Some nurseries have been inundated with requests from parents about free childcare hours after they were unaware that the Government’s new policies will not be fully rolled out until 2025.
Earlier this week, Chancellor Jeremy Hunt announced a £4.1 bn expansion in free childcare hours for children aged between nine months and two years to be rolled out in stages over the next two years. This extends the current system of 30 hours of free childcare for three and four year olds.
From April 2024, eligible working parents of two year olds will get 15 hours of free childcare and from September 2024 this will be extended for children aged between nine months and two years. The full expansion of 30 hours of free childcare to all under-fives will not come into effect until 2025.
Andrew Howarth, director of Paint Pots Nurseries which has three sites – two in Manchester and one in Cheshire – said calls started coming in from parents wanting to take up the free hours on Wednesday night, shortly after the budget announcement.
By early Thursday morning, the three centres had taken multiple phone calls and emails from parents – and that had only increased by that afternoon, Mr Howarth said.
“People are thinking it’s starting right now, like Monday. You can understand the eagerness I mean a lot of people just read the headline or the tagline, without seeing the detail.
“Basically we are telling them we will keep them updated of course but there’s nothing we can offer them at the moment.”
Parents were “disappointed” when they found out the new policy would not begin to take effect for another year and not fully for another two years, he said.
Mr Howarth said the way the policy has been reported and promoted by the Government has left many parents confused.
“They have no idea this is a long way off and actually may never be implemented, depending on the result of the next general election,” he said.
Karen Simpkin, owner of Sunflower Childrens Centre in Sheffield, said she had to to tell a few of the parents the help would not be available immediately.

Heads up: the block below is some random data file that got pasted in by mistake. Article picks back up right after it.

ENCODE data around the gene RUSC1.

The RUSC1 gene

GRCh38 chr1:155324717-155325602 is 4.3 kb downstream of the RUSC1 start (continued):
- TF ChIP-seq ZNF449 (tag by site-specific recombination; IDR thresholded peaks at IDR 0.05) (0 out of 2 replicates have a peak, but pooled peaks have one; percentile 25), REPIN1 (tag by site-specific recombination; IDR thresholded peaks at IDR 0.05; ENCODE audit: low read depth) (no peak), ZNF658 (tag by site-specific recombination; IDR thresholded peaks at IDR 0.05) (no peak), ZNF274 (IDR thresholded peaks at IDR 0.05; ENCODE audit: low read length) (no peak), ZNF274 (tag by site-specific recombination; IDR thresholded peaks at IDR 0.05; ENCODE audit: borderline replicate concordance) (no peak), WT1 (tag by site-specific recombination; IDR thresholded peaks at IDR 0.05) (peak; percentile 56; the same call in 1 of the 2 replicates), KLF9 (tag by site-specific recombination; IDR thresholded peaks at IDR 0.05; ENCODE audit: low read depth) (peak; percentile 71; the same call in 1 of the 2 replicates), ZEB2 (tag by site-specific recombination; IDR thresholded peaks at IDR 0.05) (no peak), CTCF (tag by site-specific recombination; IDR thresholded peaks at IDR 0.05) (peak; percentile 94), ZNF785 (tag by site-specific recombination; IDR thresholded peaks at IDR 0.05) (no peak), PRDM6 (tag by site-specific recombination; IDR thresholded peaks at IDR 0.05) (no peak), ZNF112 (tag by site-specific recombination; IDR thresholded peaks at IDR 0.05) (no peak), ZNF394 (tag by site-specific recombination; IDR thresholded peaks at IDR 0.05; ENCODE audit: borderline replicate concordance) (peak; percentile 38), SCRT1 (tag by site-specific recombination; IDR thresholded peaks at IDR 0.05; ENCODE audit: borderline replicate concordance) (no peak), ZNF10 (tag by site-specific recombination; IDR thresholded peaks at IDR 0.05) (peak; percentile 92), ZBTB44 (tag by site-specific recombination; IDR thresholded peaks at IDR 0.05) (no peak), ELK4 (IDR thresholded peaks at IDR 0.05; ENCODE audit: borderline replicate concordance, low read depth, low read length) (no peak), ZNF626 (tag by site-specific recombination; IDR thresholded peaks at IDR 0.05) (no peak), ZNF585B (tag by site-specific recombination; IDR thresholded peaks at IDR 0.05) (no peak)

“All these parents that had babies in here already were getting rather excited and we had to tell them to have a lie down and a cup of tea,” she said.
“In the Budget they said they were trying to get people back into work but then they turn around and say ‘not for another year or 18 months.’”
Ms Simpkin said she was concerned that by the time the policy came into effect, more nurseries would have closed, which will in turn hike up the demand for places.
“The costs we have are absolutely horrendous, so we are all putting our fees up. Most nurseries though Hunt would be an absolute star in the Budget but he wasn’t.”
After the budget announcement, nurseries warned they may have to increase the price of unfunded childcare hours, nappies, food or trips for parents if the new expanded entitlement was not funded for properly.
The Early Years Alliance also said the provision of £204 million for 2023-2024 and £288 million for 2024-2025 was not enough to cover the existing deficit for nurseries carrying the current free childcare hours – estimated by some to be at £1.82 billion.
Wages, building, energy, and food costs were putting pressure on nurseries and Ms Simpkin did not think what was provided was enough to save nurseries.
She said: “They are talking in millions but that’s got to be divided by how many settings, and how many children in each setting around the country.”